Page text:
Nationwide, prices for existing homes hit their pre-recession levels again in June — but in California and in the desert, prices are still well below those 2007 peaks.

Local agents say that rather than pointing to a weak housing market, those numbers show that California real estate is returning to normalcy.

“Nobody wants to go back to 2007. That was just bad for everybody,” said Beverly Fitzgerald, an agent with Tarbell Realtors and president of the California Desert Association of Realtors. “It’s not like we’re really, really slow. It’s just that it’s not at breakneck speed — and that’s what you want. You want a sustainable market.”

The median sale price for a Coachella Valley home was $295,000 in June, in line with median prices from the past year but still 30 percent below the region’s $420,000 peak in the summer of 2007, according to data from real estate research firm CoreLogic DataQuick.

In Southern California, the median sale price in June was $442,000 — the highest price since October 2007, but still 12 percent below that year’s peak of $505,000.

Nationwide, houses fetched a median price of $236,400, surpassing the July 2006 peak of $230,400, according to the National Association of Realtors.

“California (prices) went up further and faster than the rest of the nation, and we came down a lot harder,” said Leslie Appleton, chief economist with the California Association of Realtors. “Even though national prices are back to their peak, their median is $200,000 less than we are. It’s a very different dynamic.”

Appleton cautioned that the only California counties that have seen prices return to peak levels are those surrounding San Francisco, where housing prices are notoriously high as Silicon Valley booms. She expects prices across California will return to peak levels, but more slowly — hopefully as incomes increase.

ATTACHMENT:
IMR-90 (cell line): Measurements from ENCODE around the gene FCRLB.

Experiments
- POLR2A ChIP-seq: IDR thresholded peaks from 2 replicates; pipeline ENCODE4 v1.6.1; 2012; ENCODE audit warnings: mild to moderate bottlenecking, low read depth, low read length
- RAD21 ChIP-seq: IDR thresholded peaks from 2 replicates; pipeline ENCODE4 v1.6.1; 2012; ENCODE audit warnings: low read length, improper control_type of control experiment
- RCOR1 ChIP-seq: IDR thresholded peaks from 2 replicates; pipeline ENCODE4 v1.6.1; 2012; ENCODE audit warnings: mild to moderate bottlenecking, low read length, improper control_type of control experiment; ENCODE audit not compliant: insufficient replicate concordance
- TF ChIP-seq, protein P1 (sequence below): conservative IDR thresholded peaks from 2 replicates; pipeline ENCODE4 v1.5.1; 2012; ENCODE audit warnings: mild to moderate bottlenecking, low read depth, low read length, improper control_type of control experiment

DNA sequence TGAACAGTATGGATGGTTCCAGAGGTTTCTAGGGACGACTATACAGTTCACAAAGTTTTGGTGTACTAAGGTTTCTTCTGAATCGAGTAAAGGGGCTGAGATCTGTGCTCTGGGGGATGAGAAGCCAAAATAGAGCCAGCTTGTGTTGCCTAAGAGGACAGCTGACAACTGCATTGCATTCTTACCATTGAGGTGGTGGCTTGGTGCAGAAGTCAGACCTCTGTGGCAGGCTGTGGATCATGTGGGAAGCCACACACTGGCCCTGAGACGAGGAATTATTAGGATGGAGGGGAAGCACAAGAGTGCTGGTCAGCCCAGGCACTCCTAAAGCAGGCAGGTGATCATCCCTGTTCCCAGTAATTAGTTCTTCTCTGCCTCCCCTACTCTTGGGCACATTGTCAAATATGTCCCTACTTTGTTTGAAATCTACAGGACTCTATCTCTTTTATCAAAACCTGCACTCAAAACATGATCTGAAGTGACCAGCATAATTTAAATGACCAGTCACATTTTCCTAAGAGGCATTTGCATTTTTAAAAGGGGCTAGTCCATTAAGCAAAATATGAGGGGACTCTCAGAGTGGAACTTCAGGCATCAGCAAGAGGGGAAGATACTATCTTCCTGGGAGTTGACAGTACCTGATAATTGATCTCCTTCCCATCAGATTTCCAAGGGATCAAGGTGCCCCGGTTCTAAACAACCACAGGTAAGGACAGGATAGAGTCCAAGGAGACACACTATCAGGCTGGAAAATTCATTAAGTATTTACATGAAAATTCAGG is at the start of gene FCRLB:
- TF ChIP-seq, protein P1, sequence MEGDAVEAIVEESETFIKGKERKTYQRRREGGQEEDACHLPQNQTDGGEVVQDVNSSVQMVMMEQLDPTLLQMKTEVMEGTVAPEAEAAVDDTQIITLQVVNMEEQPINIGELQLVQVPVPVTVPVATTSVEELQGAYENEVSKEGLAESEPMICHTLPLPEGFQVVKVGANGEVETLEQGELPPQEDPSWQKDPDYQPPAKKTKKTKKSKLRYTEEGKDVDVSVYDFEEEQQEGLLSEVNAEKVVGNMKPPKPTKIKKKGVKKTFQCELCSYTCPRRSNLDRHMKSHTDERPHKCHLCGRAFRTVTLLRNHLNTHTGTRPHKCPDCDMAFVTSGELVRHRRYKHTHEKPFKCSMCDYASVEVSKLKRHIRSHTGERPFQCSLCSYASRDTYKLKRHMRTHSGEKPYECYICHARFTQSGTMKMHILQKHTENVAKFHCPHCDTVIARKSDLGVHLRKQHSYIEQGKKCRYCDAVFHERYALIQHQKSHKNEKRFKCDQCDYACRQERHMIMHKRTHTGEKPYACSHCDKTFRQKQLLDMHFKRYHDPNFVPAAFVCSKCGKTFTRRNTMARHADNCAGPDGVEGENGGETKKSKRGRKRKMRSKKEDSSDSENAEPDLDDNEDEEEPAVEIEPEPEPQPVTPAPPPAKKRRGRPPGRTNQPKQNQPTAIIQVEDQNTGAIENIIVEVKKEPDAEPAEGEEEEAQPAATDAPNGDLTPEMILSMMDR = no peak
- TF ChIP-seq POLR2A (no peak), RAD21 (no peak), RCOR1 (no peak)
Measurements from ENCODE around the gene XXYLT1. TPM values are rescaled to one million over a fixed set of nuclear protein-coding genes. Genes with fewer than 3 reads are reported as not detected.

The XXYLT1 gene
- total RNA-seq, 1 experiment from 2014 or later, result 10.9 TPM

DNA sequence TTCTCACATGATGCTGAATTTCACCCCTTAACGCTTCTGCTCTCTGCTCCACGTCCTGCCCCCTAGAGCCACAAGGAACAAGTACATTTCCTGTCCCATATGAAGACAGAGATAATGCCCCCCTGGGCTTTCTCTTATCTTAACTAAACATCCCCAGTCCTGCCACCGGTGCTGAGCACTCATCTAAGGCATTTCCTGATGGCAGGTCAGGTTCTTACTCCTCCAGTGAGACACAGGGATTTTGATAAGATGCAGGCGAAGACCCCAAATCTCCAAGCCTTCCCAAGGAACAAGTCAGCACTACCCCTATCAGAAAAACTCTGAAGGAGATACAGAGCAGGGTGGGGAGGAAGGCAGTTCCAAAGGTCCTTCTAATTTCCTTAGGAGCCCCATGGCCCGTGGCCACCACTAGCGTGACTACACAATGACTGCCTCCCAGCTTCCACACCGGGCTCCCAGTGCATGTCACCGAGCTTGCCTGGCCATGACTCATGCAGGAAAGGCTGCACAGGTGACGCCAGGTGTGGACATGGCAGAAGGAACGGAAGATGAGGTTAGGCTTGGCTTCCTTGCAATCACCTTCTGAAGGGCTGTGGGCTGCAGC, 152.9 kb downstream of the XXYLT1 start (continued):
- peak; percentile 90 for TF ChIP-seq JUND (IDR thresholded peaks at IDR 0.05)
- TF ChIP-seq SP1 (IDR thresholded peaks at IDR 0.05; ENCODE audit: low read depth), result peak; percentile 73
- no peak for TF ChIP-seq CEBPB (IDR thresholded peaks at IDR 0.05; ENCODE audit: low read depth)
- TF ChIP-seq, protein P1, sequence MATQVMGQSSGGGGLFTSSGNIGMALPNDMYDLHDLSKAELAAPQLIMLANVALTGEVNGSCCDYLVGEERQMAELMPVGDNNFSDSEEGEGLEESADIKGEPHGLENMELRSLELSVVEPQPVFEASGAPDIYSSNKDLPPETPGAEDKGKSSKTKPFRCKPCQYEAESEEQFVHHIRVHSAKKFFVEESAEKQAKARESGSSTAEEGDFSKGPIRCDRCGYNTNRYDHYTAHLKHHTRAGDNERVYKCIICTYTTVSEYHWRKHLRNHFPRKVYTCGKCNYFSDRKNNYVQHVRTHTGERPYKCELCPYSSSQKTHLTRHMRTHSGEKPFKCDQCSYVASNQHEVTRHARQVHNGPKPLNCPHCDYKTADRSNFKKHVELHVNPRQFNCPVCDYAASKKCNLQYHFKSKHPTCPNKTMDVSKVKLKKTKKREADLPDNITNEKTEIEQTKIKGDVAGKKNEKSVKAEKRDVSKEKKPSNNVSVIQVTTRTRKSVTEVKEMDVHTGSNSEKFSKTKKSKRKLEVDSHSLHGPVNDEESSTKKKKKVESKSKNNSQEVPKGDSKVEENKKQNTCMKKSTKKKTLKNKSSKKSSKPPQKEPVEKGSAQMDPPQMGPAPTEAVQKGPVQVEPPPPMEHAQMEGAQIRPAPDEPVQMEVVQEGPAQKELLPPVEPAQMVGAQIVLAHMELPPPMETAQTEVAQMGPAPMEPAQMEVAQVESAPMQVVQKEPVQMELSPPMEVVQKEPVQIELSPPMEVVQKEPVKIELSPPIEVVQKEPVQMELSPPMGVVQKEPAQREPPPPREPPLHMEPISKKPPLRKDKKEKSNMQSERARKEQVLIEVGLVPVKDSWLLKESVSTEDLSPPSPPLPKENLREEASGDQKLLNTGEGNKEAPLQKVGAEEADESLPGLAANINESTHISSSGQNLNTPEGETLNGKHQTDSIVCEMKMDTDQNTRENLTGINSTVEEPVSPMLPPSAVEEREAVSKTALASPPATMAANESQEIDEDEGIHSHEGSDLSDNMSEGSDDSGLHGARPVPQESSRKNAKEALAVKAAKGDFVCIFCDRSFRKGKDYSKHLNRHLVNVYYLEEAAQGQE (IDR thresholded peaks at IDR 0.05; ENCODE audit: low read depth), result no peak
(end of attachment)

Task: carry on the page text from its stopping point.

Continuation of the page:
Habits have changed since the recession, too. For example, a 2015 California Association of Realtors survey says homebuyers plan to stay in their homes for 20 years on average, compared to just six years in 2013. Appleton said buyers struggle to secure financing under stricter credit rules. And the foreclosure market has largely dried up, eliminating a swath of cheap homes.

At the same time, the construction industry has been slow to recover — meaning there aren’t enough homes for many potential buyers.

“That’s why the California market is underperforming — it’s a lack of supply,” Appleton said. “We just don’t have enough inventory for sale.”

As prices rise, more first-time and lower-income homebuyers struggle to purchase homes. According to the California Association of Realtors’ annual homebuyers survey, between 42 and 54 percent of buyers during the recession were first-time purchasers. During the bubble years from 2005 to 2008, less than a quarter of buyers were first-timers.

In 2015, first-timers were 40 percent of buyers surveyed in California.

“Limited inventory amidst strong demand continues to push home prices higher,” said Lawrence Yun, chief economist for the National Association of Realtors, in a statement. “Local officials in recent years have rightly authorized permits for new apartment construction, but more needs to be done for condominiums and single-family homes.”

Developers are planning several hundred new homes for the desert this year, which Fitzgerald hopes will ease the market. For example, GHA Companies’ Genesis project in Palm Desert has started grading for 166 homes, and the Millennium development will include several hundred multifamily units in the coming years.

In the housing bubble’s development heyday, GHA president Mario Gonzales said, the company had 11 communities underway at once. Today, they’re working on around half as many.

“I think the market is back to normalcy,” Fitzgerald said. “We’re seeing something that’s definitely a lot more sustainable.”

Rosalie Murphy covers real estate and business at The Desert Sun. Reach her at or on Twitter @rozmurph.

Article courtesy of The Desert Sun, written by Rosalie Murphy